Surgical robotics, haptics, cancer diagnosis at the micro-scale, rehabilitation robotics
Image-guided surgical robotics, rehabilitation robotics, cancer diagnosis at the micro-scale, and rehabilitation robotics.
Costas Arvanitis’ research investigates the therapeutic applications of ultrasound with an emphasis on brain cancer, and central nervous system disease and disorders. His research is focused on understanding the biological effects of ultrasound and acoustically induced microbubble oscillations (acoustic cavitation) and using them to study complex biological systems, such as the neurovascular network and the tumor microenvironment, with the goal of developing novel therapies for the treatment of cancer and central nervous system diseases and disorders.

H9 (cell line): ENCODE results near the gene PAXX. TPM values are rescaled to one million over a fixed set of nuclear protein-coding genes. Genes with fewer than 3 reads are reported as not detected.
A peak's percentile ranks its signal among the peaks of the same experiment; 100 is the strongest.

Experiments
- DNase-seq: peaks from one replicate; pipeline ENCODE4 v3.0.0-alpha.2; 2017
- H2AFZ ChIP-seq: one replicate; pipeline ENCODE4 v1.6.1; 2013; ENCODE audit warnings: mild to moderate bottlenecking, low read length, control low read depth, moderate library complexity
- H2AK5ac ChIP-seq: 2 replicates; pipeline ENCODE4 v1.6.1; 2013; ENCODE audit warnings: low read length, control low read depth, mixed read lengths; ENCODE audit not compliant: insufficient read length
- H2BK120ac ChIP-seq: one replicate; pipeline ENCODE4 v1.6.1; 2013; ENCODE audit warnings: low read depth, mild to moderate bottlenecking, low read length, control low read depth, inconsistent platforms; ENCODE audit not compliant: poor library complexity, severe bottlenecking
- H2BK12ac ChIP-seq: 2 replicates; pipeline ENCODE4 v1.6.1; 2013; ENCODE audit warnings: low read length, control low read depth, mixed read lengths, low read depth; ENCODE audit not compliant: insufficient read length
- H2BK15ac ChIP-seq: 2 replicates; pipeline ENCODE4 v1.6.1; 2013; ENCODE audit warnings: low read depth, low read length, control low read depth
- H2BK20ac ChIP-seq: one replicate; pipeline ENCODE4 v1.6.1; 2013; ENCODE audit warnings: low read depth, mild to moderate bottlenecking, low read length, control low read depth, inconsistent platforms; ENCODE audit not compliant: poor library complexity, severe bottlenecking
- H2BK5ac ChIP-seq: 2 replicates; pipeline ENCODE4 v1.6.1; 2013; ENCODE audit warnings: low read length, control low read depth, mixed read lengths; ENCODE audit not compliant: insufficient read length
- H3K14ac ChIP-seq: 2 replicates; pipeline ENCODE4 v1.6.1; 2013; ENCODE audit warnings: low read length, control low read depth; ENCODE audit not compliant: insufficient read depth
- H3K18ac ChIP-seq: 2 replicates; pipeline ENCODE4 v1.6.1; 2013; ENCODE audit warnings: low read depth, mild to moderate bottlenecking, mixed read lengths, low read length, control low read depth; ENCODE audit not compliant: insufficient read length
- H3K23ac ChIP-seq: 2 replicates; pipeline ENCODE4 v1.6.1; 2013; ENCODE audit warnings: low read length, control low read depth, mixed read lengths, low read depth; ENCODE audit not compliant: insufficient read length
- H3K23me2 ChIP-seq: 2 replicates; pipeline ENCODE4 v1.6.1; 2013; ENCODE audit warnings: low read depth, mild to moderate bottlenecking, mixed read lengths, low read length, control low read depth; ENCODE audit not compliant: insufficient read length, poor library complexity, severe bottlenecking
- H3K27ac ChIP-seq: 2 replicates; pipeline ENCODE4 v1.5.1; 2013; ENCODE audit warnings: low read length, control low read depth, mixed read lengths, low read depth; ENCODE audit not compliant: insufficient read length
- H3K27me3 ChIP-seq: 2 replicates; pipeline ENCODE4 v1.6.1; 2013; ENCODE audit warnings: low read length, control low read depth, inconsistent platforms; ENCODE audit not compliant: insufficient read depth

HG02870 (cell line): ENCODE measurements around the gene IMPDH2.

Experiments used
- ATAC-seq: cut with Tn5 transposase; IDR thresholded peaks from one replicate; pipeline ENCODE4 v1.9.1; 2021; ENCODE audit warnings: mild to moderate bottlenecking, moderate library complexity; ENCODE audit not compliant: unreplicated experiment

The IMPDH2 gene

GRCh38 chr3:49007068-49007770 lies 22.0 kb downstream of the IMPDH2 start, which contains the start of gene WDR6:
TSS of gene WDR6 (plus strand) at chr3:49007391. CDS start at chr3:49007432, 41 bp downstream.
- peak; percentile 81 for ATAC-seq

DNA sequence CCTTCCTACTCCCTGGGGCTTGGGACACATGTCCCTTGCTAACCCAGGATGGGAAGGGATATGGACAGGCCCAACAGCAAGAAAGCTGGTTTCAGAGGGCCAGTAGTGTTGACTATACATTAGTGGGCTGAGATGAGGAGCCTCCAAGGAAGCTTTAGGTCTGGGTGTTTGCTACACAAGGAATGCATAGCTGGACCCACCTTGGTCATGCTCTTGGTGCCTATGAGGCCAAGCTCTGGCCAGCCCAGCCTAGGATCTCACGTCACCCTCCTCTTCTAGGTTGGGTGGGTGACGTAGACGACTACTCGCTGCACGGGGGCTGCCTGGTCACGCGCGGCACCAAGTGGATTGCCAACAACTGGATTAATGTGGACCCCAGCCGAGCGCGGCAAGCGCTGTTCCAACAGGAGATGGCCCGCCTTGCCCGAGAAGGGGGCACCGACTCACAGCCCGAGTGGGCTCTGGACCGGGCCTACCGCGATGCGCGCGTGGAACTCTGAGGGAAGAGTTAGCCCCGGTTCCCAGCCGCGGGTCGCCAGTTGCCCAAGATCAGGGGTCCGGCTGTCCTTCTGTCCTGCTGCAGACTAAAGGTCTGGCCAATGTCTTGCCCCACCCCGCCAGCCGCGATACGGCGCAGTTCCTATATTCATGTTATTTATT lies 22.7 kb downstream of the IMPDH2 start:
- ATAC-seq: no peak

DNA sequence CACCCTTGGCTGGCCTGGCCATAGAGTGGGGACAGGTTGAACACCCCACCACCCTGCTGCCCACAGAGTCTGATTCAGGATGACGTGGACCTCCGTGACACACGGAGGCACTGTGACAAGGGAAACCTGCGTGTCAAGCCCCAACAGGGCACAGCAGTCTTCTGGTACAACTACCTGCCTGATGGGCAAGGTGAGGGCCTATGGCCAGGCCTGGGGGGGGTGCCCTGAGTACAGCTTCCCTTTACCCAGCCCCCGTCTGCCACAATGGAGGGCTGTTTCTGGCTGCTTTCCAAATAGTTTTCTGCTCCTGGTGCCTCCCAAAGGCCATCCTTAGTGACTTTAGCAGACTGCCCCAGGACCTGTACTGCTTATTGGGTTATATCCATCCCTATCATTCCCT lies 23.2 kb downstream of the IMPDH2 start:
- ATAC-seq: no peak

Dr. Dixon's research focuses on elucidating and quantifying the molecular aspects that control lymphatic function as they respond to the dynamically changing mechanical environment they encounter in the body. Through the use of tissue-engineered model systems and animal models, our research is shedding light on key functions of lymphatic transport, and the consequence of disease on these functions. One such function is the lymphatic transport of dietary lipid from the intestine to the circulation. Recent evidence from our lab suggests that this process involves active uptake into lymphatics by the lymphatic endothelial cells. There are currently no efficacious cures for people suffering from lymphedema, and the molecular details connecting lymphedema severity with clinically observed obesity and lipid accumulation are unknown. Knowledge of these mechanisms will provide insight for planning treatment and prevention strategies for people facing lipid-lymphatic related diseases.